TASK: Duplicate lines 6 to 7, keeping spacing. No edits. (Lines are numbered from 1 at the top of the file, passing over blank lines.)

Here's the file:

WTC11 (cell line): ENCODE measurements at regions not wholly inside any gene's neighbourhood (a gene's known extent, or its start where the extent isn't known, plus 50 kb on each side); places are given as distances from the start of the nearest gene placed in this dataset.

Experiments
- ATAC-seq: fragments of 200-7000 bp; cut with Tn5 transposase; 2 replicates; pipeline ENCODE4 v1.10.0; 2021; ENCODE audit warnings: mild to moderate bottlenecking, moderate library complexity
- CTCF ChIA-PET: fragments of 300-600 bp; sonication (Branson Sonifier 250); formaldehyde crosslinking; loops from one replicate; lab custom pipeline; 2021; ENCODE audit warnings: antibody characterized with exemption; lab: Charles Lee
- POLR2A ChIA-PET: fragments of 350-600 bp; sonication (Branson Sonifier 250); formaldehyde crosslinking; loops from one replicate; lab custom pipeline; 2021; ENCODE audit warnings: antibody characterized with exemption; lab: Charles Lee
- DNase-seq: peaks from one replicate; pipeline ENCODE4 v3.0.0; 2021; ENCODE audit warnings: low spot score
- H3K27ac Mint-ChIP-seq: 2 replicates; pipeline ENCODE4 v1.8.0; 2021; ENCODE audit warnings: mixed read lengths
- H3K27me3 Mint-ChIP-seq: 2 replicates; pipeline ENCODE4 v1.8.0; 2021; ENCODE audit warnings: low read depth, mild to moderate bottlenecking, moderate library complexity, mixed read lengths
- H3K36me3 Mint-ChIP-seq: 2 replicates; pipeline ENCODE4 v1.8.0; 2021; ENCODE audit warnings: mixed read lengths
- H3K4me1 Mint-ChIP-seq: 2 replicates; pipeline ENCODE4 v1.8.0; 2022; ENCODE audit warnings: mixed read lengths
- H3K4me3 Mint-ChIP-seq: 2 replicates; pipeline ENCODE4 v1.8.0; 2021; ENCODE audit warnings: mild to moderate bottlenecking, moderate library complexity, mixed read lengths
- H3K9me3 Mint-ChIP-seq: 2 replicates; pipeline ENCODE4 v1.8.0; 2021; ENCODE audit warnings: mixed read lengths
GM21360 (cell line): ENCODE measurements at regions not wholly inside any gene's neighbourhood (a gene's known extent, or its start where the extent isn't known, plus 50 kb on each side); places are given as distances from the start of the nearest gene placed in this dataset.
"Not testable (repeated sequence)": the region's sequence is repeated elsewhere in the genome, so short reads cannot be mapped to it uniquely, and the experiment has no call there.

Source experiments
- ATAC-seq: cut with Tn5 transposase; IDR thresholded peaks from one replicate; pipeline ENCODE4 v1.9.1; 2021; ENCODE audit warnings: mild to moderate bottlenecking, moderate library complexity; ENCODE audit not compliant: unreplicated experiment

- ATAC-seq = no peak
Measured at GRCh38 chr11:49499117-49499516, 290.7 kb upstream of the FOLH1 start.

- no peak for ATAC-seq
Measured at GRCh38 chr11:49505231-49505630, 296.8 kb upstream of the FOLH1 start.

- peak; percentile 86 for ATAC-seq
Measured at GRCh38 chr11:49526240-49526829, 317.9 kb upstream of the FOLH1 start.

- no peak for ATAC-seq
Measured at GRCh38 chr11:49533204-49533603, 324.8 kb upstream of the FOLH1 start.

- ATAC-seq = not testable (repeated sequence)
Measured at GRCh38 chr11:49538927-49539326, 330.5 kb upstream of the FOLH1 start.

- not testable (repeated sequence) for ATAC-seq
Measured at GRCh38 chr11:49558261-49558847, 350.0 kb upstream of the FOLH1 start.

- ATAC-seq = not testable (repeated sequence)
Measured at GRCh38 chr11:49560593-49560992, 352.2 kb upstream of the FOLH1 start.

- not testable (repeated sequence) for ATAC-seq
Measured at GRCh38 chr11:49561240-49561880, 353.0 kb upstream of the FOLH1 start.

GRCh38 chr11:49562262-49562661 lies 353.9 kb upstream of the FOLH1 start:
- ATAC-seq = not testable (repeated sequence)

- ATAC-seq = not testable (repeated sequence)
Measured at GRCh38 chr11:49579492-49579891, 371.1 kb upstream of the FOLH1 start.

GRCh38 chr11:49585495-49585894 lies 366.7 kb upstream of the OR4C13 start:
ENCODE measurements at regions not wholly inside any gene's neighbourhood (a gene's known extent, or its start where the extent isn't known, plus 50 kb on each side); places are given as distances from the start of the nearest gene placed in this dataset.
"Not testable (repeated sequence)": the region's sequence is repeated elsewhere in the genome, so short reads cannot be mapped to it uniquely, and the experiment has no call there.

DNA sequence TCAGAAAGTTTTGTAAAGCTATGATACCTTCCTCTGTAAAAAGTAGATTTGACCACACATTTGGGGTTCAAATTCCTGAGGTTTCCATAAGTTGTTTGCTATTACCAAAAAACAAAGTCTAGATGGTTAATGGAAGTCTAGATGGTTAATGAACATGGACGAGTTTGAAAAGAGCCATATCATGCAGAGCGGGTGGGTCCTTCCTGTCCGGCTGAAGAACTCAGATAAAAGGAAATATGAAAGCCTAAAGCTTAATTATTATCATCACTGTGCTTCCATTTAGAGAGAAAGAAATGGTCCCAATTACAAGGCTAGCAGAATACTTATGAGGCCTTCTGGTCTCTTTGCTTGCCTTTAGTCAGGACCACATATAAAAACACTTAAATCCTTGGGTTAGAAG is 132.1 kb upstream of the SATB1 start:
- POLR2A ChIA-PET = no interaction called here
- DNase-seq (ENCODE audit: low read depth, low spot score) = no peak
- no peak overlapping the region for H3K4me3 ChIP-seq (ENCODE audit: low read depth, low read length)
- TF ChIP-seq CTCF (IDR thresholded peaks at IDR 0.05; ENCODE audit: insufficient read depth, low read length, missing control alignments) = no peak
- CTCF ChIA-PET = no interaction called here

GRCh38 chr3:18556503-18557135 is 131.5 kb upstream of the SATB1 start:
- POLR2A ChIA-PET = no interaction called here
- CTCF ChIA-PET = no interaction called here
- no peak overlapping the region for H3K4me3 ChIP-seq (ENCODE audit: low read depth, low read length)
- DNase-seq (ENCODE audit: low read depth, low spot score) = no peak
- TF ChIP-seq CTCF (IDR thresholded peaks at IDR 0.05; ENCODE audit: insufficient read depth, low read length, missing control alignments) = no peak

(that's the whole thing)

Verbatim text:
- DNase-seq: peaks from one replicate; pipeline ENCODE4 v3.0.0; 2021; ENCODE audit warnings: low spot score
- H3K27ac Mint-ChIP-seq: 2 replicates; pipeline ENCODE4 v1.8.0; 2021; ENCODE audit warnings: mixed read lengths